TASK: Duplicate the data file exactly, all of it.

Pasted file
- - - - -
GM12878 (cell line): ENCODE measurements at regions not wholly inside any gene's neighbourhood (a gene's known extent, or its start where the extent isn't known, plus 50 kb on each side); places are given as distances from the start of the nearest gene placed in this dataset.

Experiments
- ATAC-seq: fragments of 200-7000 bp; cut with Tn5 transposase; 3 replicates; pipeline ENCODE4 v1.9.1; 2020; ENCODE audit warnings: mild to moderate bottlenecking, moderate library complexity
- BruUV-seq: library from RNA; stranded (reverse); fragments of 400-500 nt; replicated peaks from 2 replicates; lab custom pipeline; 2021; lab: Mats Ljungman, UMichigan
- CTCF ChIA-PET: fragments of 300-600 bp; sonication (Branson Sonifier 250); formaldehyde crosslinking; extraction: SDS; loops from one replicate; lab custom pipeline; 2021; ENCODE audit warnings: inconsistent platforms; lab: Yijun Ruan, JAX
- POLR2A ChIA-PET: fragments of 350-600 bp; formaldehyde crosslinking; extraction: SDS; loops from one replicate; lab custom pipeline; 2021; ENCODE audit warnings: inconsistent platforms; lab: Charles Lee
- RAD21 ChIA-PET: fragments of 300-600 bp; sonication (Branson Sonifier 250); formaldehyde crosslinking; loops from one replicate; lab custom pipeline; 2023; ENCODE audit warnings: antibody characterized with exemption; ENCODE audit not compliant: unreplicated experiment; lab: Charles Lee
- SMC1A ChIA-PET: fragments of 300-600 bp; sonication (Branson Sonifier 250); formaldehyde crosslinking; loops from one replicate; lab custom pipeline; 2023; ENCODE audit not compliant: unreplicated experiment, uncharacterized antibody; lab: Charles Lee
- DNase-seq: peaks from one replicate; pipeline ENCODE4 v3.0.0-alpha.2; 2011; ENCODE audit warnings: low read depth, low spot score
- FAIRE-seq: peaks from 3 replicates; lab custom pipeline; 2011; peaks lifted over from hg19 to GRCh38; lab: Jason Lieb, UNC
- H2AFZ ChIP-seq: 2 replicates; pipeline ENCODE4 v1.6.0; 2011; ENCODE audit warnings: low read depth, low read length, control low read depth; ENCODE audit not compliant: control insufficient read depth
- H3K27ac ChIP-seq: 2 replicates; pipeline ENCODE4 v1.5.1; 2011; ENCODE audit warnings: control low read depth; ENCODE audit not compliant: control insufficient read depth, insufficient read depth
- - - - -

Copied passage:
GM12878 (cell line): ENCODE measurements at regions not wholly inside any gene's neighbourhood (a gene's known extent, or its start where the extent isn't known, plus 50 kb on each side); places are given as distances from the start of the nearest gene placed in this dataset.

Experiments
- ATAC-seq: fragments of 200-7000 bp; cut with Tn5 transposase; 3 replicates; pipeline ENCODE4 v1.9.1; 2020; ENCODE audit warnings: mild to moderate bottlenecking, moderate library complexity
- BruUV-seq: library from RNA; stranded (reverse); fragments of 400-500 nt; replicated peaks from 2 replicates; lab custom pipeline; 2021; lab: Mats Ljungman, UMichigan
- CTCF ChIA-PET: fragments of 300-600 bp; sonication (Branson Sonifier 250); formaldehyde crosslinking; extraction: SDS; loops from one replicate; lab custom pipeline; 2021; ENCODE audit warnings: inconsistent platforms; lab: Yijun Ruan, JAX
- POLR2A ChIA-PET: fragments of 350-600 bp; formaldehyde crosslinking; extraction: SDS; loops from one replicate; lab custom pipeline; 2021; ENCODE audit warnings: inconsistent platforms; lab: Charles Lee
- RAD21 ChIA-PET: fragments of 300-600 bp; sonication (Branson Sonifier 250); formaldehyde crosslinking; loops from one replicate; lab custom pipeline; 2023; ENCODE audit warnings: antibody characterized with exemption; ENCODE audit not compliant: unreplicated experiment; lab: Charles Lee
- SMC1A ChIA-PET: fragments of 300-600 bp; sonication (Branson Sonifier 250); formaldehyde crosslinking; loops from one replicate; lab custom pipeline; 2023; ENCODE audit not compliant: unreplicated experiment, uncharacterized antibody; lab: Charles Lee
- DNase-seq: peaks from one replicate; pipeline ENCODE4 v3.0.0-alpha.2; 2011; ENCODE audit warnings: low read depth, low spot score
- FAIRE-seq: peaks from 3 replicates; lab custom pipeline; 2011; peaks lifted over from hg19 to GRCh38; lab: Jason Lieb, UNC
- H2AFZ ChIP-seq: 2 replicates; pipeline ENCODE4 v1.6.0; 2011; ENCODE audit warnings: low read depth, low read length, control low read depth; ENCODE audit not compliant: control insufficient read depth
- H3K27ac ChIP-seq: 2 replicates; pipeline ENCODE4 v1.5.1; 2011; ENCODE audit warnings: control low read depth; ENCODE audit not compliant: control insufficient read depth, insufficient read depth